Digital minister: ‘I’m one up from a Luddite – but I am grasping this enthusiastically’

Written by Sam Trendall on 15 June 2022 in Features
Features

PublicTechnology met with the recently appointed Heather Wheeler, who reveals that overcoming difficulties with tech has been ‘an absolute joy’ – although she still appears to have some challenges with unfortunate remarks

After publicly announcing a new strategy for digital government, the minister responsible for its implementation admits she has been on a transformation of her own to overcome her technological struggles in the weeks since being appointed.

However, the response to her unveiling of the Whitehall-wide plan demonstrates that another familiar issue – that of ill-judged comments – seemingly continues to pose challenges for Heather Wheeler.

After the delivery of her opening speech an event last week to mark the publication of the strategy, PublicTechnology asked Wheeler, a parliamentary secretary at the Cabinet Office, how she had adapted to her new ministerial brief. She was appointed to her role – which includes oversight of the Government Digital Service and Central Digital and Data Office – in mid-February.

Wheeler (pictured above) acknowledges that she has long thought of herself as being “one up from a Luddite”.

“Ministers have absolutely signed up to this strategy. And, as it happens, there haven't been any recalcitrant perm secs either, trying to shove this in the bin."

“I will struggle to work out where the bit at the back of the computer goes in that does the bit at the front of the computer,” she adds. “And I really like using a mouse! I don't like using that square thing in the middle, with your finger moving it around. So, this has been… [not just about] about transforming civil service: it has been about transforming minister Wheeler! But it’s been a joy – it's been an absolute joy.”

Recent developments in her working life have included the adoption of an electronic version of her red box – the name given to the cases in which ministers transport government documents. 

“We are getting there. So, instead of me carrying home the box over the weekend – full of papers – I have this electronic box… but it sets its challenges; the first time I was trying to open something on it, I had the government iPad, the government laptop, and the government iPhone – and I had to get all three going. And I'm thinking: ‘how is this saving the planet?! I've got to power all this up’. Anyway, that was a little glitch – and we've got over that now. And I am grasping this enthusiastically because, genuinely, if I can do it – then anybody can do it.”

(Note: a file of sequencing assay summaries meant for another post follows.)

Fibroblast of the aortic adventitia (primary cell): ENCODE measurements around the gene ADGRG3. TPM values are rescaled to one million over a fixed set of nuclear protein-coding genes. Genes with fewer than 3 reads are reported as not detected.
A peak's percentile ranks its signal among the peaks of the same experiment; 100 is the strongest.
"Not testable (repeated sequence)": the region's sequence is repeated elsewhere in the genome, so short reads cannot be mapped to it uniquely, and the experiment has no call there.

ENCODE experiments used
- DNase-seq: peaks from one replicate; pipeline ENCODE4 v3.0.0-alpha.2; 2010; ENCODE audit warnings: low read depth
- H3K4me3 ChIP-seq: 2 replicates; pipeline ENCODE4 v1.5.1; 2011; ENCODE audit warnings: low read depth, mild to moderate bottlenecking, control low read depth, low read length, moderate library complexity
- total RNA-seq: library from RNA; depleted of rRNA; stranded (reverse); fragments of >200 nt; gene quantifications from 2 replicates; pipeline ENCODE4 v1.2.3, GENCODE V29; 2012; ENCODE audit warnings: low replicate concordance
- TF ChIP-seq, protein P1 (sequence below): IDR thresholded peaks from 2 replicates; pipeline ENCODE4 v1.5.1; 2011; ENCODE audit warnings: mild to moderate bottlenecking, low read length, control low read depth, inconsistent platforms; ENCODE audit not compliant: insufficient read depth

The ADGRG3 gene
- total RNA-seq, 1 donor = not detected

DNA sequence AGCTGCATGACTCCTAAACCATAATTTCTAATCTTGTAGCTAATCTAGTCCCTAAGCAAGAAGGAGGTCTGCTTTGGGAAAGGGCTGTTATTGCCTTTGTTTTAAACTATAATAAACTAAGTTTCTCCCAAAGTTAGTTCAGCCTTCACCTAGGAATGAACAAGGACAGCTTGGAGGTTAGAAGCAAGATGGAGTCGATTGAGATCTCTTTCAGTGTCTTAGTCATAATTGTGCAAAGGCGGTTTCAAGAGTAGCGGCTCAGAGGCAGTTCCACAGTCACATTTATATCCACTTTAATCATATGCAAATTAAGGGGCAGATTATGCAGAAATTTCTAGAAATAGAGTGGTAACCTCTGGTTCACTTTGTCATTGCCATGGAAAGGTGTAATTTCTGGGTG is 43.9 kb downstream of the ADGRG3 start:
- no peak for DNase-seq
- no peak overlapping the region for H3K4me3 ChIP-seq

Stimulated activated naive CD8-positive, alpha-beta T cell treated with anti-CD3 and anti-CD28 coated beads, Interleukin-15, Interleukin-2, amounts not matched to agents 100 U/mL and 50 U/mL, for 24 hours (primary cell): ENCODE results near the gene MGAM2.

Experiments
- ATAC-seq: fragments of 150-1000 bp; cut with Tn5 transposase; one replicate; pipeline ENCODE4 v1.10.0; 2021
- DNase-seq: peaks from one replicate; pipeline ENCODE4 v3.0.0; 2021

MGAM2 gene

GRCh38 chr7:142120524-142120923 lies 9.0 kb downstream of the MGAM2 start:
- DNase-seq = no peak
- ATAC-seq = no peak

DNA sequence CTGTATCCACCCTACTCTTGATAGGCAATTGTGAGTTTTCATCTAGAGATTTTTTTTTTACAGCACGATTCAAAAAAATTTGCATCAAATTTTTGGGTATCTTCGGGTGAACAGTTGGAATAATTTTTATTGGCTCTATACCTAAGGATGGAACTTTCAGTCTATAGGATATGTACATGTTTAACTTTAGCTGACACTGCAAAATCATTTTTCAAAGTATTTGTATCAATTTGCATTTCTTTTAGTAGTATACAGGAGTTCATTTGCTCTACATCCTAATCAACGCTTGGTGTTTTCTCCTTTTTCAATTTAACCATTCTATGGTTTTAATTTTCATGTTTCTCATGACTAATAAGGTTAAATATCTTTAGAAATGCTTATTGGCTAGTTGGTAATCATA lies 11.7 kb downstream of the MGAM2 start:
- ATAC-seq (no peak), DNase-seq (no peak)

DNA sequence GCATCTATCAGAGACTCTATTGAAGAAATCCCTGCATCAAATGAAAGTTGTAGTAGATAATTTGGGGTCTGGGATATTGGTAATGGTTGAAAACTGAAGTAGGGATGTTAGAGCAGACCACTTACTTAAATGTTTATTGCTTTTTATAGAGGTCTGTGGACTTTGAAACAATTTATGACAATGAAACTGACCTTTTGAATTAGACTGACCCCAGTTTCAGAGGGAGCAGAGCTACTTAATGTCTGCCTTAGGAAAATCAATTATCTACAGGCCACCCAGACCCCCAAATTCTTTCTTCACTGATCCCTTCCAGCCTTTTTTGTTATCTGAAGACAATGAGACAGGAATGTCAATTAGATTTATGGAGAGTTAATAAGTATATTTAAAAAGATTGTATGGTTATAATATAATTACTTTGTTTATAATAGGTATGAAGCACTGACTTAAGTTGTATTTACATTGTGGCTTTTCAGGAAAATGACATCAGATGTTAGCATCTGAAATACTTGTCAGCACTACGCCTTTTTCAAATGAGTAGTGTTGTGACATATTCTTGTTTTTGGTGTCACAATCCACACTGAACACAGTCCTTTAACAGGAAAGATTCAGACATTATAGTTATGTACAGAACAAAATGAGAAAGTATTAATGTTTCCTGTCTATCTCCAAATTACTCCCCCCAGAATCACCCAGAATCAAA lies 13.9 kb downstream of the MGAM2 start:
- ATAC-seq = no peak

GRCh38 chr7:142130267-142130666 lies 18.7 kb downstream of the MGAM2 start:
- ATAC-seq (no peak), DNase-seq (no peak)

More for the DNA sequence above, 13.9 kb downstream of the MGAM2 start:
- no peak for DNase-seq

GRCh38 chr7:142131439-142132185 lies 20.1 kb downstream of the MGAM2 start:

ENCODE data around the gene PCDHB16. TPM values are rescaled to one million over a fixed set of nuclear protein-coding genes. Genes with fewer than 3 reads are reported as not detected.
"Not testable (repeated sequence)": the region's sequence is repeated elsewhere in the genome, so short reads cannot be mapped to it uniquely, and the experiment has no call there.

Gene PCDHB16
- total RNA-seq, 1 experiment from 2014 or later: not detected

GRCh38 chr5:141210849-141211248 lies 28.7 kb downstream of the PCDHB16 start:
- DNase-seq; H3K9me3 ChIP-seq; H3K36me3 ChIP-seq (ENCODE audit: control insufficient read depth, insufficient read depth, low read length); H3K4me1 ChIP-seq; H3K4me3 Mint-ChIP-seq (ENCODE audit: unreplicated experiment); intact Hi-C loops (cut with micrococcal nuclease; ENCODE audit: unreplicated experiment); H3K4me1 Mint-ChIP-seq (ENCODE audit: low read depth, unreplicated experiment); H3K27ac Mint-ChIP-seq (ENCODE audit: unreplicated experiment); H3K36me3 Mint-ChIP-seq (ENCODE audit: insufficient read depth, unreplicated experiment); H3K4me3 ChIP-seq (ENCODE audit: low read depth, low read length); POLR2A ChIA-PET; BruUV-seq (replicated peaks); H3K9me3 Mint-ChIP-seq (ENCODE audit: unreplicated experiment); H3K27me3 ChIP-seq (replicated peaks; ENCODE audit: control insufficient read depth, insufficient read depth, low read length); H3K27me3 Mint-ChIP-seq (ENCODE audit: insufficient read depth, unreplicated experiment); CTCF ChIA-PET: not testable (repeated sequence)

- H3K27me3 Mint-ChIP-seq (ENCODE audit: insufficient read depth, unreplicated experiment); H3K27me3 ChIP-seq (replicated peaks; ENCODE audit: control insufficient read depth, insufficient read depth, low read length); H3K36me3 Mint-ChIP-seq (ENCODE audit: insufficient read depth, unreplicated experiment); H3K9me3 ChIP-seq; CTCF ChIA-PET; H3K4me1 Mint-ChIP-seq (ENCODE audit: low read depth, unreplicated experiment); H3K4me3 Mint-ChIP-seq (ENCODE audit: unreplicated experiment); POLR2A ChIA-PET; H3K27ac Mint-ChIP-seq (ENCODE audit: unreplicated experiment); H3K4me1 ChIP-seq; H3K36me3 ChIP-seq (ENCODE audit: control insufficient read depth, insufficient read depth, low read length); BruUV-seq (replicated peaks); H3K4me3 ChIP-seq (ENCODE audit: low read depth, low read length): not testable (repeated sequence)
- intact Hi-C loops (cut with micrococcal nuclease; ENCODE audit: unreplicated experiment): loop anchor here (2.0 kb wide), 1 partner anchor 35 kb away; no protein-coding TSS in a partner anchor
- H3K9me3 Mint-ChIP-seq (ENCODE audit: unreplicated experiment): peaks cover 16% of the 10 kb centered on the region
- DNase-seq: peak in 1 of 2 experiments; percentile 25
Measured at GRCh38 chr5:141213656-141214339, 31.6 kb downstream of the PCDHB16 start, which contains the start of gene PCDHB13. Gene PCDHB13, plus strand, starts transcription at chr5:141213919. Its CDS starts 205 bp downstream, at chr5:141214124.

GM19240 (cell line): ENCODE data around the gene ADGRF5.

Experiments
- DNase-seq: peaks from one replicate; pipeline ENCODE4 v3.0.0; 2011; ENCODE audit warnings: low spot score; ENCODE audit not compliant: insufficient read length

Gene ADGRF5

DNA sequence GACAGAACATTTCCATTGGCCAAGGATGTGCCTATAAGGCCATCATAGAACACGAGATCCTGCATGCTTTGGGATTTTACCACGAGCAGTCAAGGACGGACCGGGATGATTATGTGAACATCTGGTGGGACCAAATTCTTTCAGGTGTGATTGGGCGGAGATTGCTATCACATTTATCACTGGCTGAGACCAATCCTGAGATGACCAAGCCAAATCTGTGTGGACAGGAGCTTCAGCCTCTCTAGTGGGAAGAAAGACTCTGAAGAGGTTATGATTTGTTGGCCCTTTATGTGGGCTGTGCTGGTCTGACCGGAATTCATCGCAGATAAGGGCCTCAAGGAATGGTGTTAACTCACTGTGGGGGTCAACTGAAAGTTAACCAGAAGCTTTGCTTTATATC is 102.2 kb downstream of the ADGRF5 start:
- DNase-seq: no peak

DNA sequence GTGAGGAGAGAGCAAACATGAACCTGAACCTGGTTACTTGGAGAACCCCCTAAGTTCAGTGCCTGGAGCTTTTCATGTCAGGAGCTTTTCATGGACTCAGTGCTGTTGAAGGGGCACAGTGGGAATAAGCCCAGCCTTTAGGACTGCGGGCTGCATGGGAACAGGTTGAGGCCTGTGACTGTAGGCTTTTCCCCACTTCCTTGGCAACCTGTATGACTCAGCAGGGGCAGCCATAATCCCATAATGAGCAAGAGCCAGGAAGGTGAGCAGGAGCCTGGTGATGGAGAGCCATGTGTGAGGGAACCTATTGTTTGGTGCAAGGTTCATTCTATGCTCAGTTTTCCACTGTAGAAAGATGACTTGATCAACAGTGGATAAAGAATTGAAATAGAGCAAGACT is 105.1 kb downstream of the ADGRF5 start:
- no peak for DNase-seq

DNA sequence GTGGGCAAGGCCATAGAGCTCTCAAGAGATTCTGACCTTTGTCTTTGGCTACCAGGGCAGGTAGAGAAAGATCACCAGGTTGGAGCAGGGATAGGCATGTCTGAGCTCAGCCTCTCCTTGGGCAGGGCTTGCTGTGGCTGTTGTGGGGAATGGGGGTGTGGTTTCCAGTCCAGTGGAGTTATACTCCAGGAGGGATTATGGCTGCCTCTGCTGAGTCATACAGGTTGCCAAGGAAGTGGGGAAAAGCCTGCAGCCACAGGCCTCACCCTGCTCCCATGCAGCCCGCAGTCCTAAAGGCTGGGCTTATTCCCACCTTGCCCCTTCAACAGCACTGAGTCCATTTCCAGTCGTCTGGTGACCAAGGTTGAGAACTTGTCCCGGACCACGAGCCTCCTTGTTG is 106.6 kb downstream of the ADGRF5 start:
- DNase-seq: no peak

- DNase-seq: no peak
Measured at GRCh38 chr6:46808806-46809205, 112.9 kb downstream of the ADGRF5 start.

She adds that she intends to further boost her newly acquired technical skills by undertaking formal training.

The digital and data strategy – which is called Transforming for a Digital Future, and sets out a range of objectives for the three-year period to March 2025 – includes a commitment that “over 90% of senior civil servants will be upskilled on digital and data essentials, with learning embedded into performance and development standards”.

The minister says that she will shortly join in with “one of the masterclasses that the senior civil servants are going to over the summer and try and learn a bit more”.
 

'Blackpool and Birmingham'
Wheeler’s appointment at the Cabinet Office – which made her the 12th different minister to oversee digital government in less than seven years – was her first ministerial posting since February 2020. She has previously held junior roles in the then Foreign and Commonwealth Office and Ministry of Housing, Communities and Local Government, and has also been a government whip and assistant whip – the latter role she maintains alongside the digital government brief.